the lease. Over the life of the lease, the mix of debt and equity
capital invested in the assets changes from period to period.
Furthermore, the interest rate on the lease loan and the ROE
goal for lease investments very likely are different from the
cost-of-capital factors for the company™s main line of business.



s
END POINT
This and the previous chapter explain the analysis of a busi-
ness™s long-term investments in operating assets. The capital
to make these investments comes from two basic sources”
debt and owners™ equity. A business should carefully analyze
capital investments to determine whether the investment will
yield sufficient operating profit to provide for its cost of capital
during the life of the investment. This chapter demonstrates
how to use the spreadsheet model developed in the previous
chapter for discounting the future returns from an investment
to determine its present value. The chapter also presents a
succinct survey of the commonly used mathematical tech-
niques for analyzing business capital investments.
Discounted cash flow is the broad generic name, or
umbrella term, for the traditional equation-oriented capital
investment analysis methods. A stream of future cash returns
from an investment is discounted to calculate the present
value, or the net present value, of the investment. Alterna-
tively, the internal rate of return that the future returns would
yield is determined. The IRR of an investment is compared
against the company™s cost-of-capital rate and with the inter-
nal rates of return of alternative investments. These mathe-

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C A P I TA L I N V E S T M E N T A N A LY S I S


matical analysis techniques are explained in the chapter,
while keeping the computational equations to a minimum.
The equation-oriented techniques were developed before
sophisticated spreadsheet programs were available for per-
sonal computers. In my view, the spreadsheet model is a bet-
ter analysis tool. Spreadsheets are more versatile, easier to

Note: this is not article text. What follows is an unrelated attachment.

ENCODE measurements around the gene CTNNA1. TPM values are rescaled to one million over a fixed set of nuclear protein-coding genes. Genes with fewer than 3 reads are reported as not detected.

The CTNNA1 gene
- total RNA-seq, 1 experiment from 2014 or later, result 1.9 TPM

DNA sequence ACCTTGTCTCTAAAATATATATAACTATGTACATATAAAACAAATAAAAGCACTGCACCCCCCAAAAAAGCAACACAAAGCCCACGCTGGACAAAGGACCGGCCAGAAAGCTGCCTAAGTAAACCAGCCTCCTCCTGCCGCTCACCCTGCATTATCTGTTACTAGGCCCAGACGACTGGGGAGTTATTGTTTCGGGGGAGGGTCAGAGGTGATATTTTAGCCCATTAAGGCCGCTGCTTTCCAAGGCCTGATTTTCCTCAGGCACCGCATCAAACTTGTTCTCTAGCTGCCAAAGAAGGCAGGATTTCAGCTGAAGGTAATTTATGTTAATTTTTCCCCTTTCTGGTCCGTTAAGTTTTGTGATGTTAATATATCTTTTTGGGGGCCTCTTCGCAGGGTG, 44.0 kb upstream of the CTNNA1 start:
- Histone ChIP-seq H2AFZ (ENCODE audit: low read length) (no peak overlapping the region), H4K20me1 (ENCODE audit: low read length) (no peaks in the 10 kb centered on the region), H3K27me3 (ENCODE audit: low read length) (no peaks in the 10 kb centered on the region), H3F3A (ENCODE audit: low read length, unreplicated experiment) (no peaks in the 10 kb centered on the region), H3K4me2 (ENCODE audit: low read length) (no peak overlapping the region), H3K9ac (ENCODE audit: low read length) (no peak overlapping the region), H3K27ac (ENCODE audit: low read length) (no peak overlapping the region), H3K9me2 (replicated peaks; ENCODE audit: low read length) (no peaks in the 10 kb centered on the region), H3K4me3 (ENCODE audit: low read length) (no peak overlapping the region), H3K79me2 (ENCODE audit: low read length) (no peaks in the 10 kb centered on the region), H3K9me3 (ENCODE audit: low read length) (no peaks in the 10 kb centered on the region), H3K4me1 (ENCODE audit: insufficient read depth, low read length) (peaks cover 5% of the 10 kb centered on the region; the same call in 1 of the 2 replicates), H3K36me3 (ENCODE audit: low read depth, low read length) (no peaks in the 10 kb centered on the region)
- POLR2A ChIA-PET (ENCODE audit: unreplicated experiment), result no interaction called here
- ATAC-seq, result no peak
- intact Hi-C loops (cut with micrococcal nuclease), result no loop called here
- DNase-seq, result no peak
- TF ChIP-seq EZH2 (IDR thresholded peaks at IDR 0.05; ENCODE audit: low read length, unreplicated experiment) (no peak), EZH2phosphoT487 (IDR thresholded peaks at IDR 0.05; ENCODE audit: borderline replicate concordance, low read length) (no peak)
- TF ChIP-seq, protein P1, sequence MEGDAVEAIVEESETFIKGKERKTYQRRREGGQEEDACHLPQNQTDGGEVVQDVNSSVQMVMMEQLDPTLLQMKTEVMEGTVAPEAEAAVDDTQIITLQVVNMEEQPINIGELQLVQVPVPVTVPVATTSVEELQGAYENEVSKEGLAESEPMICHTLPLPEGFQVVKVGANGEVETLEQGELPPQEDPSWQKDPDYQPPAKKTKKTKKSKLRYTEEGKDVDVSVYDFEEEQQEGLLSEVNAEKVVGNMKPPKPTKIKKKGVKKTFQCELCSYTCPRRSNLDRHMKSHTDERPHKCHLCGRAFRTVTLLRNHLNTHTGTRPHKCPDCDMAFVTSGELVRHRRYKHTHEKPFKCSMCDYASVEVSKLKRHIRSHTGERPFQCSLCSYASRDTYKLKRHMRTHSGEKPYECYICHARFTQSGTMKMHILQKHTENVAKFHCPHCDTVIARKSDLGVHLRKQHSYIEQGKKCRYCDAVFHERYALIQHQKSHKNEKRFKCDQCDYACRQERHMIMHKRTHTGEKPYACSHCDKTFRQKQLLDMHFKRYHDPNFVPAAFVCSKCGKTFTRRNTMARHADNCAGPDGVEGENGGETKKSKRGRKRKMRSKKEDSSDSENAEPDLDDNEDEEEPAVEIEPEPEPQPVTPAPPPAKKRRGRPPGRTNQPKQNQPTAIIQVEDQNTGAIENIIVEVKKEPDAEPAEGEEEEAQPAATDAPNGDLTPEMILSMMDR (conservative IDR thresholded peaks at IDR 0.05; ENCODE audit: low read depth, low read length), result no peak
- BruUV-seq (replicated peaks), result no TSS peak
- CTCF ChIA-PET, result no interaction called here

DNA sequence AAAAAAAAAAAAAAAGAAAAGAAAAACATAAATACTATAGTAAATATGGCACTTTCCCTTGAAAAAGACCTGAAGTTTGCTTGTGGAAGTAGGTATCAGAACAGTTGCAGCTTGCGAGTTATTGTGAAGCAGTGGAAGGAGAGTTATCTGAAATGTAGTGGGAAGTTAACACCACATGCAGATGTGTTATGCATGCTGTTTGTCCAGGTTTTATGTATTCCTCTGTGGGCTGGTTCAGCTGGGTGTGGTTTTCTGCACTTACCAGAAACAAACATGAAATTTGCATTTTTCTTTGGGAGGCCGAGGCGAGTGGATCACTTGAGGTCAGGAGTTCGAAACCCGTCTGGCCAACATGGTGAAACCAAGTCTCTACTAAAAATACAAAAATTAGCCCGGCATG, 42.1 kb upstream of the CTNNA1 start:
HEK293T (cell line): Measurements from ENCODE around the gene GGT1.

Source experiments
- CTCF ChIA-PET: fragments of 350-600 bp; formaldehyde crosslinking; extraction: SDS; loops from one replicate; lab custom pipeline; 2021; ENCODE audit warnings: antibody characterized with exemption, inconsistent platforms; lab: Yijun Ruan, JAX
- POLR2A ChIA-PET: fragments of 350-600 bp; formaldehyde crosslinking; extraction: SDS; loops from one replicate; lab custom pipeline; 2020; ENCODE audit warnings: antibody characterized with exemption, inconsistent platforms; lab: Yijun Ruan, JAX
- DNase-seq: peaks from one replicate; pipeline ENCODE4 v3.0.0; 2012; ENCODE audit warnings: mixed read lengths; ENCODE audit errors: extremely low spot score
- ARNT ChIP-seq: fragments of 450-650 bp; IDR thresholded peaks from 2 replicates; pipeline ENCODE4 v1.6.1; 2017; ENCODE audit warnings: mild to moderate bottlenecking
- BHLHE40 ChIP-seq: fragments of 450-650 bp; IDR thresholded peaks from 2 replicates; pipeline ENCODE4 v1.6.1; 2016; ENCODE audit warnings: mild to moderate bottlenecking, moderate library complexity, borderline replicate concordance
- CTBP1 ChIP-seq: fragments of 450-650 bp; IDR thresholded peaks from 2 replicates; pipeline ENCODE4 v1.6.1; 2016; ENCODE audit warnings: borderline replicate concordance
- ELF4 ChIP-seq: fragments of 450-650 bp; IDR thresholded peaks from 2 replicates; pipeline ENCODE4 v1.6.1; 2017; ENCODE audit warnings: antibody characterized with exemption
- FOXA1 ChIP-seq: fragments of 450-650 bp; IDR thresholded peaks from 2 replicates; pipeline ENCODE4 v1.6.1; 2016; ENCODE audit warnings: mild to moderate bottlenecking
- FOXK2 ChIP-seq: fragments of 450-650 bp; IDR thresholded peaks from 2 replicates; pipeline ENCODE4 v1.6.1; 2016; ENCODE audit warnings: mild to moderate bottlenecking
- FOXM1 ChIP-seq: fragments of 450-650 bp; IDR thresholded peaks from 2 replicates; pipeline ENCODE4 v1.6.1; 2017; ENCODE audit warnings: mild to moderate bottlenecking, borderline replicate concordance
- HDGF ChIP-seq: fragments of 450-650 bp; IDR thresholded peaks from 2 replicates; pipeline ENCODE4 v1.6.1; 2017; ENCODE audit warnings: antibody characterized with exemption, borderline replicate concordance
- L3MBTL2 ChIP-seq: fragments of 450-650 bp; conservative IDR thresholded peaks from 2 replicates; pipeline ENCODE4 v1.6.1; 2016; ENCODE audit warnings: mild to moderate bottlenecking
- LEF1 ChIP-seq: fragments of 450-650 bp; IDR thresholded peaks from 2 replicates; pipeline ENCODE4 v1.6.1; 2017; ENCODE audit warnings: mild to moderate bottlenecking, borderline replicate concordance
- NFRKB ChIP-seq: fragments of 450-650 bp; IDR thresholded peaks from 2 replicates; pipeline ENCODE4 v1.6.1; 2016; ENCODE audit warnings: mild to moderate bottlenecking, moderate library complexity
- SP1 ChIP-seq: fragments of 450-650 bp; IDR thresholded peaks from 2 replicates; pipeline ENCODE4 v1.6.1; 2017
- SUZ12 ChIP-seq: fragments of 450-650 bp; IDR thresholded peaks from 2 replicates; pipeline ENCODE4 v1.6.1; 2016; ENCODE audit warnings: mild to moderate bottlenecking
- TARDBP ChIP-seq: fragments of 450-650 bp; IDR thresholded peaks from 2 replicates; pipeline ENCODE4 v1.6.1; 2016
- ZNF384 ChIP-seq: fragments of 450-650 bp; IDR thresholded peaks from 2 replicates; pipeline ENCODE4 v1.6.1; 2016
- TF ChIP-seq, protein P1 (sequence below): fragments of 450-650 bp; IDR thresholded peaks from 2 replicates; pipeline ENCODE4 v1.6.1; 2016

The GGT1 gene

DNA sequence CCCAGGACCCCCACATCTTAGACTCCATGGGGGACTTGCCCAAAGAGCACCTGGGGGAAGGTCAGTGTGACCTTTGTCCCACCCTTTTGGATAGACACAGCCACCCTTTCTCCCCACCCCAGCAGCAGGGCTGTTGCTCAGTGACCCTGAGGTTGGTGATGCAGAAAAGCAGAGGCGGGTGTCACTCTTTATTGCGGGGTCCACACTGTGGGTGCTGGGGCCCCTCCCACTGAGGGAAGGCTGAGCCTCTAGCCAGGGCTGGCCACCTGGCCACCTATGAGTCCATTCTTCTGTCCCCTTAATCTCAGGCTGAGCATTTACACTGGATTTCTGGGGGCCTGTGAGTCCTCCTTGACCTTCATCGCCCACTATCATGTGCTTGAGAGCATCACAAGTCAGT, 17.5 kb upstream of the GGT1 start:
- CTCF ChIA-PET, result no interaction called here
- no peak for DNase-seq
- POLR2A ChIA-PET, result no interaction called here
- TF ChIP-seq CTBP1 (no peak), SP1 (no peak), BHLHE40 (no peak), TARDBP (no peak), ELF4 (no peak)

follow, and make it possible to display all the relevant infor-
mation for decision-making analysis and management con-
trol. Nevertheless, the traditional capital investment analysis
methods probably will be around for some time.




228
5
PA R T




End Topics
16
CHAPTER




Service Businesses




A
Ask business consultants and I™d bet most would say that one
of the first things new clients tell them is: “Our business is dif-
ferent.” Which is true, of course; every business is unique. On
the other hand, all businesses draw on a common core of con-
cepts, principles, and techniques. Take people: Every individ-
ual is different and unique. Yet basic principles of behavior
and motivation apply to all of us. Take products: Breakfast
cereals are different from computers, which are different from
autos, and so on. Yet basic principles of marketing apply to all
products and services.

Applying basic business concepts and principles is the difficult
part that managers are paid to do and do well. The manager
must adapt the basic concepts and general principles to the
specific circumstances of her or his particular business. Like-
wise, the tools and techniques of analysis demonstrated in
previous chapters must be adapted and modified to fit the
characteristics and problems of each particular business.
This chapter applies the profit analysis tools and tech-
niques discussed in previous chapters to service businesses.
These business entities do not sell a product, or if a product is
sold it is quite incidental to the service. There are very inter-
esting differences in profit behavior between product and